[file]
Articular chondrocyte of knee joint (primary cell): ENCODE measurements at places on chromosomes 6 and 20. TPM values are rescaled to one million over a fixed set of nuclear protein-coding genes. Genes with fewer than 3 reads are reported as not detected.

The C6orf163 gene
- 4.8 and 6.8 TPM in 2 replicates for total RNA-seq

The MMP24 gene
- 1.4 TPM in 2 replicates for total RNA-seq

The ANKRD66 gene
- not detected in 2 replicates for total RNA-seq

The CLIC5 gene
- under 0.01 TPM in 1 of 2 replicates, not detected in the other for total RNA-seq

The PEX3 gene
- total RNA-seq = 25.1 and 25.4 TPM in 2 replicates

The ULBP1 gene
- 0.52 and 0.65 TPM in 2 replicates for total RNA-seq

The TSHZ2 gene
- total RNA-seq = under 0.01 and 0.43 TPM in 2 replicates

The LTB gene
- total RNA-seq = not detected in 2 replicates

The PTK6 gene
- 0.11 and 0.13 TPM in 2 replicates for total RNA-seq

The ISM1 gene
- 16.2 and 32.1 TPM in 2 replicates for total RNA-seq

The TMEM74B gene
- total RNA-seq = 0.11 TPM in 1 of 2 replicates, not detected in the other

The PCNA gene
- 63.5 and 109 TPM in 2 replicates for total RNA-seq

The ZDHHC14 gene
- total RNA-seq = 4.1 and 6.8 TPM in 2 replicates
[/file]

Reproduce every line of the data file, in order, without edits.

Articular chondrocyte of knee joint (primary cell): ENCODE measurements at places on chromosomes 6 and 20. TPM values are rescaled to one million over a fixed set of nuclear protein-coding genes. Genes with fewer than 3 reads are reported as not detected.

The C6orf163 gene
- 4.8 and 6.8 TPM in 2 replicates for total RNA-seq

The MMP24 gene
- 1.4 TPM in 2 replicates for total RNA-seq

The ANKRD66 gene
- not detected in 2 replicates for total RNA-seq

The CLIC5 gene
- under 0.01 TPM in 1 of 2 replicates, not detected in the other for total RNA-seq

The PEX3 gene
- total RNA-seq = 25.1 and 25.4 TPM in 2 replicates

The ULBP1 gene
- 0.52 and 0.65 TPM in 2 replicates for total RNA-seq

The TSHZ2 gene
- total RNA-seq = under 0.01 and 0.43 TPM in 2 replicates

The LTB gene
- total RNA-seq = not detected in 2 replicates

The PTK6 gene
- 0.11 and 0.13 TPM in 2 replicates for total RNA-seq

The ISM1 gene
- 16.2 and 32.1 TPM in 2 replicates for total RNA-seq

The TMEM74B gene
- total RNA-seq = 0.11 TPM in 1 of 2 replicates, not detected in the other

The PCNA gene
- 63.5 and 109 TPM in 2 replicates for total RNA-seq

The ZDHHC14 gene
- total RNA-seq = 4.1 and 6.8 TPM in 2 replicates